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At-Risk Serum Cholesterol Profile at Both Ends of the Nutrition Spectrum in West African Adults? The Benin Study
TRANSNUT, WHO Collaborating Centre on Nutrition Changes and Development, Department of Nutrition, Faculty of Medicine, University of Montreal, PO Box 6128, Downtown Station, Montreal, QC H3C 3J7, Canada
TRANSNUT, Department of Nutrition, University of Montreal, PO Box 6128, Downtown Station, Montreal, QC H3C 3J7, Canada
Bioversity International, c/o IITA, 08 BP 0932 Cotonou, Benin
UNICEF-Chad, BP 1146, N'Djaména, Chad
Institute of Nutraceuticals and Functional Foods, Department of Food Science and Nutrition, Laval University, Quebec City, G1V 0A6, Canada
University Institute of Cardiology and Pneumology and Division of Kinesiology, Department of Social and Preventive Medicine, Laval University, Quebec City, G1V 0A6, Canada
* Author to whom correspondence should be addressed.
Received: 24 December 2012; in revised form: 27 February 2013 / Accepted: 28 March 2013 / Published: 19 April 2013
Abstract: Low HDL-cholesterol (HDL-C), using as cut-offs 1.03 mmol/L in men and 1.29 mmol/L in women, was observed in more than 25% apparently healthy adults (n = 541) in a cross-sectional study on nutrition transition and cardiometabolic risk factors (CMRF) in Benin, West Africa. Both overweight/obesity (35.3%) and underweight (11.3%) were present, displaying the double burden of malnutrition. We examined in more depth the association of low HDL-C with nutrition and with other CMRF. Metabolic syndrome components were assessed, plus the ratio of total cholesterol (TC)/HDL-C and serum homocysteine. Insulin resistance was based on Homeostasis Model Assessment. We also measured BMI and body composition by bio-impedance. Dietary quality was appraised with two non-consecutive 24 h recalls. Low HDL-C was associated with much higher TC/HDL-C and more abdominal obesity in men and women and with more insulin resistance in women. The rate of low HDL-C was highest (41.9%) among the overweight/obese subjects (BMI ≥ 25), but it also reached 31.1% among the underweight (BMI < 18.5), compared with 17.3% among normal-weight subjects (p < 0.001). Lower dietary micronutrient adequacy, in particular, in vitamins A, B3, B12, zinc and calcium, was associated with low HDL-C when controlling for several confounders. This suggests that at-risk lipoprotein cholesterol may be associated with either underweight or overweight/obesity and with poor micronutrient intake.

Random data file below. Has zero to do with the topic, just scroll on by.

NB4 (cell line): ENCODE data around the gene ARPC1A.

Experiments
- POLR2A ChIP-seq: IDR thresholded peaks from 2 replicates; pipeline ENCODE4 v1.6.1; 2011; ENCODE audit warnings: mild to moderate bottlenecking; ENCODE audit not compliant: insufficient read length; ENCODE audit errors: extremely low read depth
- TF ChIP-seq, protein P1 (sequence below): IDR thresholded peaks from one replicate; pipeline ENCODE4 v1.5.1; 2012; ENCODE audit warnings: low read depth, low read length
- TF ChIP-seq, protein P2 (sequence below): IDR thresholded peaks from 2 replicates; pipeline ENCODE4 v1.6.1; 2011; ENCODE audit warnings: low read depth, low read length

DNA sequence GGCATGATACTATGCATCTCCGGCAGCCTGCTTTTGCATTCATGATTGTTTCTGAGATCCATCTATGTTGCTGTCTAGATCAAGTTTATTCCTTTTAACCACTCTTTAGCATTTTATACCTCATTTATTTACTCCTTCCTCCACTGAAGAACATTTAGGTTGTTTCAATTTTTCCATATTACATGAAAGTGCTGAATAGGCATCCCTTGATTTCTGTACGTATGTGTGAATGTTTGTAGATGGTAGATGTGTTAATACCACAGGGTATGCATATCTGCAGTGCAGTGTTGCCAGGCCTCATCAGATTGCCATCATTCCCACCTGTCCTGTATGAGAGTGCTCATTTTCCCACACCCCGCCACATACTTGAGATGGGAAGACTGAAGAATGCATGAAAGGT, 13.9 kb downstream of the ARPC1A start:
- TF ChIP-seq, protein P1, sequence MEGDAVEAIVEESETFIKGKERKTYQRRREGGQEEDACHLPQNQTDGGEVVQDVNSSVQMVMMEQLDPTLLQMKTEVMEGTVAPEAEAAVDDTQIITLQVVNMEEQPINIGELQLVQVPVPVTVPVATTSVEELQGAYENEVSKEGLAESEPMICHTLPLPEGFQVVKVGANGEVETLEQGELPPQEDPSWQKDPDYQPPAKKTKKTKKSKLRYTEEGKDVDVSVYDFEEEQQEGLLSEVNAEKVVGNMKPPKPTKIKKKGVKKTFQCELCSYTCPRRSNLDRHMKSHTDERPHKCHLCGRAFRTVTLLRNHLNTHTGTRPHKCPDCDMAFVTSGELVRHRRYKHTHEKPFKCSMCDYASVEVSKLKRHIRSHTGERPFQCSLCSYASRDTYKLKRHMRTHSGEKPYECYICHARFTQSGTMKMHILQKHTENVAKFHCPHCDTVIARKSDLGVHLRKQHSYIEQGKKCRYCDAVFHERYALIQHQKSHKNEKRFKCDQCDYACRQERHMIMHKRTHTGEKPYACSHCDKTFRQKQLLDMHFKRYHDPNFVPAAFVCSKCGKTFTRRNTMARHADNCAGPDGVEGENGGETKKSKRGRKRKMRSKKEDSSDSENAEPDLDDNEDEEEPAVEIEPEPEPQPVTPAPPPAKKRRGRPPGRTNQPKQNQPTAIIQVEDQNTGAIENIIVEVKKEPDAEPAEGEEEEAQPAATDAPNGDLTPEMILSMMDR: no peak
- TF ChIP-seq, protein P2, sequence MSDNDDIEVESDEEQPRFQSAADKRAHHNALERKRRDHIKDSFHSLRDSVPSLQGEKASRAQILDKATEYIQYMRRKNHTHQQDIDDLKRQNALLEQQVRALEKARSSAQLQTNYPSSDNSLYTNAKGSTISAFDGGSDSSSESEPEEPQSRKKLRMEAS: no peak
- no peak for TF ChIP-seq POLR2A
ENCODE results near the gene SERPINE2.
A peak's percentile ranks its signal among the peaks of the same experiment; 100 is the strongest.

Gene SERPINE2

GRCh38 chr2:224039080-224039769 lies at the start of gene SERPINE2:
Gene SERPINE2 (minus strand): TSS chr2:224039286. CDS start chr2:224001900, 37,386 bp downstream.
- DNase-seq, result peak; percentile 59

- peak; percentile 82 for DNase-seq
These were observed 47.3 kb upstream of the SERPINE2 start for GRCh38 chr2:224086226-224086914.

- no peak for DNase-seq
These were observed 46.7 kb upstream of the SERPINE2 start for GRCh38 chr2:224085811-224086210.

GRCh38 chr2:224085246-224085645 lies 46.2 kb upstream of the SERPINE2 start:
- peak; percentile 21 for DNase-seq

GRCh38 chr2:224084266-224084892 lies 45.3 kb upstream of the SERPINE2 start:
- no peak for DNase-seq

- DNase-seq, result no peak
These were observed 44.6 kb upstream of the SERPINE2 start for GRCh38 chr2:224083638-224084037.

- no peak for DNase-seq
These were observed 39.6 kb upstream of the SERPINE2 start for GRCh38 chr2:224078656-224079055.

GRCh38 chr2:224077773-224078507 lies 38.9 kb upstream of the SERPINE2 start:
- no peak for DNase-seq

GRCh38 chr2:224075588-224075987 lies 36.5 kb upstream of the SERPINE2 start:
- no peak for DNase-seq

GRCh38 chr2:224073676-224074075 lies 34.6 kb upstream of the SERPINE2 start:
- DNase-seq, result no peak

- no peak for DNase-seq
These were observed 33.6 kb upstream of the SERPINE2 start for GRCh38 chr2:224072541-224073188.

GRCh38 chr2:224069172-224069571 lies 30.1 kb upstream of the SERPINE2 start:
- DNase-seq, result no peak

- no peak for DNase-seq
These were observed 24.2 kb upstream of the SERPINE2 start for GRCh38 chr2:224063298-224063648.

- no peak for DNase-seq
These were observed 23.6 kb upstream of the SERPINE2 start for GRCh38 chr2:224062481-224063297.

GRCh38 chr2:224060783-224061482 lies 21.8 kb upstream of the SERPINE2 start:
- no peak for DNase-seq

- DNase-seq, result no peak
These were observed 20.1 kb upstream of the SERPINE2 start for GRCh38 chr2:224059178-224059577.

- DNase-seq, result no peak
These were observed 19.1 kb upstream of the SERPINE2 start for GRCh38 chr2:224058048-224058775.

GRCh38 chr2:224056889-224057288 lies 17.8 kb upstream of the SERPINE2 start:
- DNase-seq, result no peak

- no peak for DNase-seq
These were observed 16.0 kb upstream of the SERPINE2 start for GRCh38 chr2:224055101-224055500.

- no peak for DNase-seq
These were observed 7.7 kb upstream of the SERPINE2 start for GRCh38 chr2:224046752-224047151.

Keywords: HDL-cholesterol; West Africa; metabolic syndrome; dietary quality; nutritional status; double burden of malnutrition; lifestyle; nutrition transition
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Cite This Article
MDPI and ACS Style
Delisle, H.; Ntandou, G.; Sodjinou, R.; Couillard, C.; Després, J.-P. At-Risk Serum Cholesterol Profile at Both Ends of the Nutrition Spectrum in West African Adults? The Benin Study. Nutrients 2013, 5, 1366-1383.
Delisle H, Ntandou G, Sodjinou R, Couillard C, Després J-P. At-Risk Serum Cholesterol Profile at Both Ends of the Nutrition Spectrum in West African Adults? The Benin Study. Nutrients. 2013; 5(4):1366-1383.
Delisle, Hélène; Ntandou, Gervais; Sodjinou, Roger; Couillard, Charles; Després, Jean-Pierre. 2013. "At-Risk Serum Cholesterol Profile at Both Ends of the Nutrition Spectrum in West African Adults? The Benin Study." Nutrients 5, no. 4: 1366-1383.